We observe a drastic change in Q4 2017. Just in one year, the distribution leveled off: EMEA and APAC started to serve a far bigger number of impressions through programmatic header-bidding on mobile, occupying a share of 30% and 27% respectively and aligning with a 43% America’s share.
Mobile web CPMs also experience an amazing breakthrough due to mobile web header-bidding. CPMs in the Americas grew by 92% YoY, in EMEA — by 20%, and by 48% in APAC.
The header-bidding technology for apps, however, only starts budding. Even though there’s no header in a mobile app, it’s possible to connect an app to ad exchanges and SSPs through mediation platforms and integrated (SDKs) software development kits. The provider of in-app header-bidding solution provides their own SDK to the publisher or developer for free, which afterward is integrated inside the app. That’s a client-side wrapper header-bidding.
It’s worth to mention, the header-bidding solution providers have a connection only to the certain number of demand platforms, so it’s always worth to make sure they feature extensive network beforehand. Otherwise, the developers end up integrating too many SDKs from different partners. This significantly increases the app’s file size, downloading time, and causes the battery drain.
The (S2S) server-to-server in-app header-bidding mediation moves all “heavy” files to the cloud and doesn’t let them overload the app. Instead of using in-app SDK, the publisher needs to include only a small string of code in an app to start a unified auction. The server-to-server approach reduces latency and maintains a right balance between effective in-app header bidding and top-notch user experience.
But even this seemingly cure-all solution has its drawbacks. Firstly, it becomes harder to match cookies with advertisers because the auction is held on the 3rd party server instead of the browser, where cookies are usually stored. Secondly, S2S lacks transparency — you can’t track down the process as you could with client-side apps header-bidding unless you partner with an open-source S2S provider.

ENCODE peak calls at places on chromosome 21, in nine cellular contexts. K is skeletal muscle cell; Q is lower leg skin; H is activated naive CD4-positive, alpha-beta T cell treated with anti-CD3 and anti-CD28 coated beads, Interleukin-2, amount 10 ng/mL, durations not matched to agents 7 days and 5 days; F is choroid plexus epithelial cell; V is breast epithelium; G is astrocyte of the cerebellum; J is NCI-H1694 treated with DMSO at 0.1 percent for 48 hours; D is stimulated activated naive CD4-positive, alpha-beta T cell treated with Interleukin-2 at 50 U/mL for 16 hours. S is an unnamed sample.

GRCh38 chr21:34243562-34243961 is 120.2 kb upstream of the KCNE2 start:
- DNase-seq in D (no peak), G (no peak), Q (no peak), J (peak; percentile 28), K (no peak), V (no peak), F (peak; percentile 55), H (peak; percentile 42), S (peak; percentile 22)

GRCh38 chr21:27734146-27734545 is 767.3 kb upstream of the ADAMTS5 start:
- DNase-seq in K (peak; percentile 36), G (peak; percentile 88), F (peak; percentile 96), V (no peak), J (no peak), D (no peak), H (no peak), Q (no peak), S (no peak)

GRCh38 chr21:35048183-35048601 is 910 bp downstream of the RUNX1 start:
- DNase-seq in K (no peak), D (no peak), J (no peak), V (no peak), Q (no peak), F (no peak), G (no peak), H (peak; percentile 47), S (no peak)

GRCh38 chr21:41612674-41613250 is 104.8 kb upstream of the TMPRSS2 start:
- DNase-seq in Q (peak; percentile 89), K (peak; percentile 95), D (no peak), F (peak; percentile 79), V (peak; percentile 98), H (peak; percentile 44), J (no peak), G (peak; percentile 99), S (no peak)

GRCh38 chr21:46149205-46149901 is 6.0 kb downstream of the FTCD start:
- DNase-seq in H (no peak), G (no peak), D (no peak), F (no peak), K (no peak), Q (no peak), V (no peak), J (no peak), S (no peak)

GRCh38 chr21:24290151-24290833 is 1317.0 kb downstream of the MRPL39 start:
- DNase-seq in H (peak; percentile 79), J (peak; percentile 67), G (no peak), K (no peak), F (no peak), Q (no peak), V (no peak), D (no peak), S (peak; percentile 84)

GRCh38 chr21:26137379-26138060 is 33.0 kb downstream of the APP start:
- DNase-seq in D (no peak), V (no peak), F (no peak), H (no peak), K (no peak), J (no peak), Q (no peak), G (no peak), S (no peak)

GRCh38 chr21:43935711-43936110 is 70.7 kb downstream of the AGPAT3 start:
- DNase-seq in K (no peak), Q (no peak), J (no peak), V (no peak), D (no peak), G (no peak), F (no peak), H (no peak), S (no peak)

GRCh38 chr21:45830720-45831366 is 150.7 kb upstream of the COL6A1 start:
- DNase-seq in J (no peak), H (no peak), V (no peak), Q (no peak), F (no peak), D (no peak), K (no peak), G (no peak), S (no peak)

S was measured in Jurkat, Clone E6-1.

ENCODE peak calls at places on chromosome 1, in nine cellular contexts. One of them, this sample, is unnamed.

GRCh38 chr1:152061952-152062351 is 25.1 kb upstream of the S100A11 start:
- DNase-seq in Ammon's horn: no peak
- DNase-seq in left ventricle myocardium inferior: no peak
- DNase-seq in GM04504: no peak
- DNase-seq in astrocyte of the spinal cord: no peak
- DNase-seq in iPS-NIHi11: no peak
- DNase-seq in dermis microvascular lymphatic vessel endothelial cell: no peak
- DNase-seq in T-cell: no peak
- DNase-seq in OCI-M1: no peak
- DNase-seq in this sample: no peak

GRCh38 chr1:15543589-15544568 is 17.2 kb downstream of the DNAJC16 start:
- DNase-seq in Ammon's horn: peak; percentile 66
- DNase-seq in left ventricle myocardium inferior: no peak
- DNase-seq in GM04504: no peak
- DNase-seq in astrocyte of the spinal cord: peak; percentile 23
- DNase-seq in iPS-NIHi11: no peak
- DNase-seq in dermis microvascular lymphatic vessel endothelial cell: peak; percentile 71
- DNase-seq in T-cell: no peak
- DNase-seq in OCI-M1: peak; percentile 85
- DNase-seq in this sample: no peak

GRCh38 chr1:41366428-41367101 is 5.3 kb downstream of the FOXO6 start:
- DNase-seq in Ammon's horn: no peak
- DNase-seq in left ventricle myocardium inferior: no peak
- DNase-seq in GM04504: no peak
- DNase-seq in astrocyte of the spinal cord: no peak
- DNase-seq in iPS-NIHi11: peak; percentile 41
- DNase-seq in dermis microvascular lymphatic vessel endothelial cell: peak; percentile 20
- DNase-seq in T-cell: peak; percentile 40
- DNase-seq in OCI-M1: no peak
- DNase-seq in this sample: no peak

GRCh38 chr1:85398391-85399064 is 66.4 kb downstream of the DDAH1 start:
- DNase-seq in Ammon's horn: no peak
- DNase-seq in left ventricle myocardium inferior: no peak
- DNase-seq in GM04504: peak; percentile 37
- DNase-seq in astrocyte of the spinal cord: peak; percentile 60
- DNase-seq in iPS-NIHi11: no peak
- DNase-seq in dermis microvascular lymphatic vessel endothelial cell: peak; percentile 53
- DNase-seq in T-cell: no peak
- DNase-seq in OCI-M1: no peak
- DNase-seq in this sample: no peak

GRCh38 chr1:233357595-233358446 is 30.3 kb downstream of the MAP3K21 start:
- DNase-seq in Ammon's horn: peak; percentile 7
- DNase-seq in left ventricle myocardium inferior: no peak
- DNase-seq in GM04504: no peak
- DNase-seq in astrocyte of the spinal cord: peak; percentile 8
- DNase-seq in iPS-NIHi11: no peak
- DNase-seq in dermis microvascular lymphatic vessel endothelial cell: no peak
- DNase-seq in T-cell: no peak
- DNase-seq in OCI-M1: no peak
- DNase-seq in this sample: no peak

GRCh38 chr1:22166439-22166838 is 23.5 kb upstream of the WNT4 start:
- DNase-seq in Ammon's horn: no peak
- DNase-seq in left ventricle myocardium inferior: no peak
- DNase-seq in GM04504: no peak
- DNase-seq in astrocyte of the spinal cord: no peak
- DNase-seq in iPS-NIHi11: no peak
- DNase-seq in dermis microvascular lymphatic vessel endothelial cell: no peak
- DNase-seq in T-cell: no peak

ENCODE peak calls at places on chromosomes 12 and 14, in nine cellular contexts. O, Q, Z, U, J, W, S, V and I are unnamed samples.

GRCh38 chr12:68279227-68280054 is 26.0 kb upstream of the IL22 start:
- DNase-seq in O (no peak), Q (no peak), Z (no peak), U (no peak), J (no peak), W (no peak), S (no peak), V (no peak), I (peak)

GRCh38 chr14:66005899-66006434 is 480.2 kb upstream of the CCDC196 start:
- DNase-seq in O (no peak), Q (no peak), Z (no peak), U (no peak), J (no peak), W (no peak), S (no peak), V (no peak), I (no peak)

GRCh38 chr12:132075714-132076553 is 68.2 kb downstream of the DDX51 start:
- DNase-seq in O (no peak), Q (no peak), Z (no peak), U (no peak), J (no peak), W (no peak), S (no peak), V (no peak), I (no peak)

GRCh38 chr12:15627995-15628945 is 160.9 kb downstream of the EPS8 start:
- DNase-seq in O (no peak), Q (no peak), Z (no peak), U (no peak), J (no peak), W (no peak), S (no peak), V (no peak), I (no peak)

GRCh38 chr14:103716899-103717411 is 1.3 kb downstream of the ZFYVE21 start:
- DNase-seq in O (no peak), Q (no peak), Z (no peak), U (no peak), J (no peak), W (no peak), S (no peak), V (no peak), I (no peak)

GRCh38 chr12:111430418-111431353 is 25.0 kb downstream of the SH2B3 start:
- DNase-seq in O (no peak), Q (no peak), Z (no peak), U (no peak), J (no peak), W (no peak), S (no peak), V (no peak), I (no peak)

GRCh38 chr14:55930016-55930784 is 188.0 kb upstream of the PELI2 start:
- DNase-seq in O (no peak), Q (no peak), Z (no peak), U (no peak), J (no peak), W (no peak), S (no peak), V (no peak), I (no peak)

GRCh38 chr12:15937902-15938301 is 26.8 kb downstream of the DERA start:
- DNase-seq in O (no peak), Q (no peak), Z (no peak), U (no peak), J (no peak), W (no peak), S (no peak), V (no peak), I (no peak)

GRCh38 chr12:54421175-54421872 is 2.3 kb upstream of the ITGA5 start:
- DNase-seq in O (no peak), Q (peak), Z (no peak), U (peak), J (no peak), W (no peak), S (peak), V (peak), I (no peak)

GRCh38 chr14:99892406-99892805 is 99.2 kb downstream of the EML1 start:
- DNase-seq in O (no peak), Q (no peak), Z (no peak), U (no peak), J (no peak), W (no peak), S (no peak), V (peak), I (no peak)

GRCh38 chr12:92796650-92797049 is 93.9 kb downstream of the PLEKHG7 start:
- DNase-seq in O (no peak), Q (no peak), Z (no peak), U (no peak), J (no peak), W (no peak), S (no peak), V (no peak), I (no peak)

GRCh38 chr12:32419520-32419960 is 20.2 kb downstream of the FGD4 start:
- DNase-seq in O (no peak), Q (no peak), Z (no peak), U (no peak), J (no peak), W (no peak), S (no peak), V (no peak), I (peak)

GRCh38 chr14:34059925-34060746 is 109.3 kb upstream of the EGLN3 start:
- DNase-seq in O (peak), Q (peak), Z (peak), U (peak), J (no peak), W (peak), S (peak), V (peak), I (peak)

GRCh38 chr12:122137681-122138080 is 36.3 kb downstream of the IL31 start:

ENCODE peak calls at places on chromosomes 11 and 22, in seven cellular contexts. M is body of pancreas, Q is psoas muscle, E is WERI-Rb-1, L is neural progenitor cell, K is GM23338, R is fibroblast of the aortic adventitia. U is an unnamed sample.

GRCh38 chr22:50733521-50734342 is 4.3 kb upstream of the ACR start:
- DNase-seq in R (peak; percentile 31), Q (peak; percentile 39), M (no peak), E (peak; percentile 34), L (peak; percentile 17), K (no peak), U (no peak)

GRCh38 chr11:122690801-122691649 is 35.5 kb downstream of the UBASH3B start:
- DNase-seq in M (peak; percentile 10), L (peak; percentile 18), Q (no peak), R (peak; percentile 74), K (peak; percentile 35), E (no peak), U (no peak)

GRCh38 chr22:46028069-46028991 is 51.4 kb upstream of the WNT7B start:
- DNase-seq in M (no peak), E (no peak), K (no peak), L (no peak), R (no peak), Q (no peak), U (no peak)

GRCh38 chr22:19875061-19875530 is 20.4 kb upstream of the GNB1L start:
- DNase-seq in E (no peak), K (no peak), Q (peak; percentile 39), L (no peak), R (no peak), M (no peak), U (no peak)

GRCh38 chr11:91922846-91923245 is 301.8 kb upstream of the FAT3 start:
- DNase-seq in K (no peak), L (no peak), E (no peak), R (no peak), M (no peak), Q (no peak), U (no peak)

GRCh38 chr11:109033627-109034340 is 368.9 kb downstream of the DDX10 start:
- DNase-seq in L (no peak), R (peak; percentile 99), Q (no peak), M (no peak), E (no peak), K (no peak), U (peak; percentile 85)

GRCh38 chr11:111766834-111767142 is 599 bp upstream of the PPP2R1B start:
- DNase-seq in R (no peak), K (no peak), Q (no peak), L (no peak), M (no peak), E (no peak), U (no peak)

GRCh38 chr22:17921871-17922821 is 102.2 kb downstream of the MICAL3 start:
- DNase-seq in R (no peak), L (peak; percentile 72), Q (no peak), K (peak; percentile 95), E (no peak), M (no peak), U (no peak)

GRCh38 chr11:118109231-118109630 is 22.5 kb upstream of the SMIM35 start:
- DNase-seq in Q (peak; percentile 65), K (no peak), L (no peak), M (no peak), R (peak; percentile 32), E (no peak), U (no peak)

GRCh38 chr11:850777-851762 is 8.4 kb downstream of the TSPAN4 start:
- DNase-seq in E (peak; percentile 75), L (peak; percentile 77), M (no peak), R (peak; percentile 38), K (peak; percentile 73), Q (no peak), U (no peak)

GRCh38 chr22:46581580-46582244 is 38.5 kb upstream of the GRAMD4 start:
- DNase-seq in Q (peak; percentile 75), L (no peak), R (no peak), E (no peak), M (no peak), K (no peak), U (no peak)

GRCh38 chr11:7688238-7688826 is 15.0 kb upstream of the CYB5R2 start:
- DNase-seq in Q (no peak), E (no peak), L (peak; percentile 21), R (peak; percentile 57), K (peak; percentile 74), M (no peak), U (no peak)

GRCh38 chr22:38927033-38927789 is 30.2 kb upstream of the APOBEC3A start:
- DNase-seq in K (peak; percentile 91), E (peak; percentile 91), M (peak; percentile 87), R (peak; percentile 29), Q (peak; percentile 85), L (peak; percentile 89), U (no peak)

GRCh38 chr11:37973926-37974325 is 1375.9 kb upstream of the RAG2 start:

To maximize the benefits from mobile app header-bidding, we need to find a “golden mean” — a hybrid combination of server-side and client-side technologies. It gives publishers more control over their in-app header-bidding processes on the one hand and eliminates latency issues on the other.
For now, we offer mobile advertising SDK to ensure seamless in-app mobile header-bidding monetization experience for our clients. Extra-lightweight SmartyAds SDK wrings the most out of client-side technology, minimizing the latency and connecting publishers to the widest network of demand partners at once. Our SDK solution supports every popular app ad format including playable, video, and rewarded ads and helps you access the robust analytic tools for ad campaign results monitoring.
Don’t let waterfall leak the lion share of your revenue — monetize your app with SmartyAds SDK and get a fair value for each impression!
IRINA KOVALENKO, CMO OF SMARTYADS